This section describes the following security requirements for Remedy Single Sign-On (Remedy SSO) application:
Ensuring security for sensitive data
User credentials and authentication tokens are sensitive data that must be secured. To secure this data, you must configure HTTPS.
To use HTTPS connections, ensure that SSL certificates is generated, signed, and imported on the Tomcat server (for standalone) or load balancer (for High Availability environment).
HTTPS configuration on a standalone system
For standalone installations, HTTPS has to be configured on the Tomcat server in the server.xml file. After the configuration, the interactions between the user and Remedy SSO node happens through HTTPS only. But the interactions between the supported BMC application and Remedy SSO node happens through either HTTP or HTTPS, depending on the relevant configuration.
HTTP configuration on a High Availability system
For High Availability installations, HTTPS has to be configured on the load balancer. After the configuration, while the interactions between the user and the load balancer happen through HTTPS connections, the interactions between the load balancer and the Remedy Single SSO nodes and the supported BMC applications happens through HTTP only.
Preventing Tomcat version exposure
Tomcat, by default, displays its current version number on an error page. An exposed Tomcat version can be used by an attacker to search for known exploits specific to that version. With this information, an attacker can develop a scenario that can exploit the vulnerabilities of the specific version that is being used by a target host. To secure the system from such an attack, you must configure the Tomcat settings to hide the version display.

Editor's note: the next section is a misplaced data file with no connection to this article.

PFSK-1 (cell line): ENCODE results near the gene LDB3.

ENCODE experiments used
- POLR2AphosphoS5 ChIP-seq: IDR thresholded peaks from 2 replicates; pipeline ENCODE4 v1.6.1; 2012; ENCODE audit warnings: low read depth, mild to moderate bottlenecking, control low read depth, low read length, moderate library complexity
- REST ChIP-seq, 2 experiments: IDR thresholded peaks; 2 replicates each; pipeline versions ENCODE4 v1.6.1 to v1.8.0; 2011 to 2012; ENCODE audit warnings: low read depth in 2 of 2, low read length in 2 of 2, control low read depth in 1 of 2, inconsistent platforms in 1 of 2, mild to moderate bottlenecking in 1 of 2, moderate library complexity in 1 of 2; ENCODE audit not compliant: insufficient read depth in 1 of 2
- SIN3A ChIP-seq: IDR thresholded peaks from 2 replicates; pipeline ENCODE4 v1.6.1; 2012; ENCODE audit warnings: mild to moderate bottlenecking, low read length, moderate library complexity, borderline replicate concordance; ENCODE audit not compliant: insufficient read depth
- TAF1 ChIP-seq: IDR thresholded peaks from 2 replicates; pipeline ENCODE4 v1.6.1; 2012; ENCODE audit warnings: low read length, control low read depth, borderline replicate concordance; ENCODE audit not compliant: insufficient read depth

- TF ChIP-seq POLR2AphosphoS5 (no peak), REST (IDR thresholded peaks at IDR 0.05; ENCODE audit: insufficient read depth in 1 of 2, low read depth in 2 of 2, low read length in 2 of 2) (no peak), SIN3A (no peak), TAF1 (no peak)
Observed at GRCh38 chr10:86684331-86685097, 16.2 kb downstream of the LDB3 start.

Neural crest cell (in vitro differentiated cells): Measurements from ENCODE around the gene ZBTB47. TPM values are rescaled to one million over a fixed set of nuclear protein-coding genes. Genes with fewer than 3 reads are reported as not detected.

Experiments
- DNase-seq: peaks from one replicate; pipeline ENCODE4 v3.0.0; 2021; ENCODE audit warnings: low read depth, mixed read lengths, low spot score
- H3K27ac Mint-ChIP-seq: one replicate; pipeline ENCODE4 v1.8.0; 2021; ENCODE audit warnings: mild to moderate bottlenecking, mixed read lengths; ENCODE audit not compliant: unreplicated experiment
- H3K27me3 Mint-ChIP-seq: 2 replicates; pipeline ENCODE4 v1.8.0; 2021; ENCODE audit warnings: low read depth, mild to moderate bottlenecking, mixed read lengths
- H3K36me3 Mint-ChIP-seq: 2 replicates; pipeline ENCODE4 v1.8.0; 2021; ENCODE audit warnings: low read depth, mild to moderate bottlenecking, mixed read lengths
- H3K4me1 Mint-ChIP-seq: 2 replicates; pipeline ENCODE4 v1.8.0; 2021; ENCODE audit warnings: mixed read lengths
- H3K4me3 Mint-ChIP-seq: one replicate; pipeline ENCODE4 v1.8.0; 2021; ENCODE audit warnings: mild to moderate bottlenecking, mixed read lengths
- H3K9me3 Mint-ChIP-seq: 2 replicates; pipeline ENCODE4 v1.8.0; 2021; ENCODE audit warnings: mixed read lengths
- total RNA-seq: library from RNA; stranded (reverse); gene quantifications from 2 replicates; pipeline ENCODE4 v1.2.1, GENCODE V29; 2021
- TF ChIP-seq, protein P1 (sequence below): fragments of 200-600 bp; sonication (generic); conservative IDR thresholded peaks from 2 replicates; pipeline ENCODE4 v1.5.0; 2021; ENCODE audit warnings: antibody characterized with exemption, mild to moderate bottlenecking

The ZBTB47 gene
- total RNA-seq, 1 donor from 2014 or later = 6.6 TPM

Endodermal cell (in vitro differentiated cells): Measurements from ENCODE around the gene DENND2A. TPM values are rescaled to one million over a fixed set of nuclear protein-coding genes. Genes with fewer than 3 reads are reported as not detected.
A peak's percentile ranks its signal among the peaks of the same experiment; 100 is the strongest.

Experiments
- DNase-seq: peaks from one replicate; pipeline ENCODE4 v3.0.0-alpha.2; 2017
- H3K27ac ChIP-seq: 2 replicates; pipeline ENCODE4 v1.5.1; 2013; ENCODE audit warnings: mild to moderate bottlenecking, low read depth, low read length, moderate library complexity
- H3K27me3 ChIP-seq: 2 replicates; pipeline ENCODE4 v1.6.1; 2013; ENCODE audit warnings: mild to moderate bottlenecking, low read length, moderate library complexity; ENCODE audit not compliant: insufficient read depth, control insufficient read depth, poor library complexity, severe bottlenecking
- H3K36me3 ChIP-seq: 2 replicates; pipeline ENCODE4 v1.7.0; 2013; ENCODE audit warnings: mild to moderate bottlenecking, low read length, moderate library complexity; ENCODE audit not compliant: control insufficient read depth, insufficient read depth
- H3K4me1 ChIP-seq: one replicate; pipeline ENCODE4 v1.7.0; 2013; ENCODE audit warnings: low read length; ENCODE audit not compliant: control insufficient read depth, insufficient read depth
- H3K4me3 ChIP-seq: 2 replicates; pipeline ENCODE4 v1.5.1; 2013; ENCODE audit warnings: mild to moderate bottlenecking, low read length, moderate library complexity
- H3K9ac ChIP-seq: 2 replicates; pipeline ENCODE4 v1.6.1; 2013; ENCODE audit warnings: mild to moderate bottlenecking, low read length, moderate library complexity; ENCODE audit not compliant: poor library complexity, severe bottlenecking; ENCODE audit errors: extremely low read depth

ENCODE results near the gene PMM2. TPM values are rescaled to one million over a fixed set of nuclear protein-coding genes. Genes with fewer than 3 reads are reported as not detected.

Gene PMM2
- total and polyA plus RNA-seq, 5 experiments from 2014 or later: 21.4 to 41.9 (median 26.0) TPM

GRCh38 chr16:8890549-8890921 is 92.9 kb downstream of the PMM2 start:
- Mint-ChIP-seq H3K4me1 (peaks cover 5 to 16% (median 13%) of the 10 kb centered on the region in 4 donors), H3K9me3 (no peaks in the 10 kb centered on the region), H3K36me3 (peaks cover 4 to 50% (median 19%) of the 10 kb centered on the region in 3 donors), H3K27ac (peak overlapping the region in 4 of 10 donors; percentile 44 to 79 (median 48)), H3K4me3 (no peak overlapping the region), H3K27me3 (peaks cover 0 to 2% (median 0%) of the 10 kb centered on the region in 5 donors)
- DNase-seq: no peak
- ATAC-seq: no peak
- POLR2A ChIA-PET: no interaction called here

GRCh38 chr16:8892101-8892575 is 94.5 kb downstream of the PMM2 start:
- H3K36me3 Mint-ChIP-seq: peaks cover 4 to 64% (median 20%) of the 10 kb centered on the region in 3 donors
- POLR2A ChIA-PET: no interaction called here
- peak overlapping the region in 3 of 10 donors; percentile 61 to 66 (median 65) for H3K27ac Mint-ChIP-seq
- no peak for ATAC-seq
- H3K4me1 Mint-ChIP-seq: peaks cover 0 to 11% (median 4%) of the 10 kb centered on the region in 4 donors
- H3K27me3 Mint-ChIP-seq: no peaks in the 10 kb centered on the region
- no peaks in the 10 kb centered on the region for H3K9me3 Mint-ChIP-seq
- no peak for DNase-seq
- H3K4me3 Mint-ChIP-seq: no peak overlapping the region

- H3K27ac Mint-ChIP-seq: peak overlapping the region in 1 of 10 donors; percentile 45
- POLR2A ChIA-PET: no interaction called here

You can use one of the following methods to hide the version number of Tomcat:
- Configuring the web.xml file
- Configuring the ServerInfo.properties file
Also, for security reasons, ensure that the latest stable version of Tomcat server 7.x or later is installed.
Configuring the web.xml file
You can use the web.xml file to display a custom error page that does not contain the Tomcat version. If you have deployed multiple web apps into the ROOT folder, you need to update the web.xml for each of the applications. Consider that:
- Your web app is deployed into the Tomcat ROOT context.
- You already have custom error pages Errorpage_500.html and Errorpage_404.html for errors 500 and 404 respectively.
Perform the following steps to display the custom error pages:
- Go to the $CATALINA_HOME/webapps/ROOT/ directory.
Open the web.xml files and add the following code in the file.
<error-page> <error-code>500</error-code> <location>/errors/Errorpage_500.html</location> </error-page> <error-page> <error-code>404</error-code> <location>/errors/Errorpage_404.html</location> </error-page>
Test by sending a request for a non-existent file to your tomcat instance and verify that your custom error page is displayed.
Configuring the ServerInfo.properties file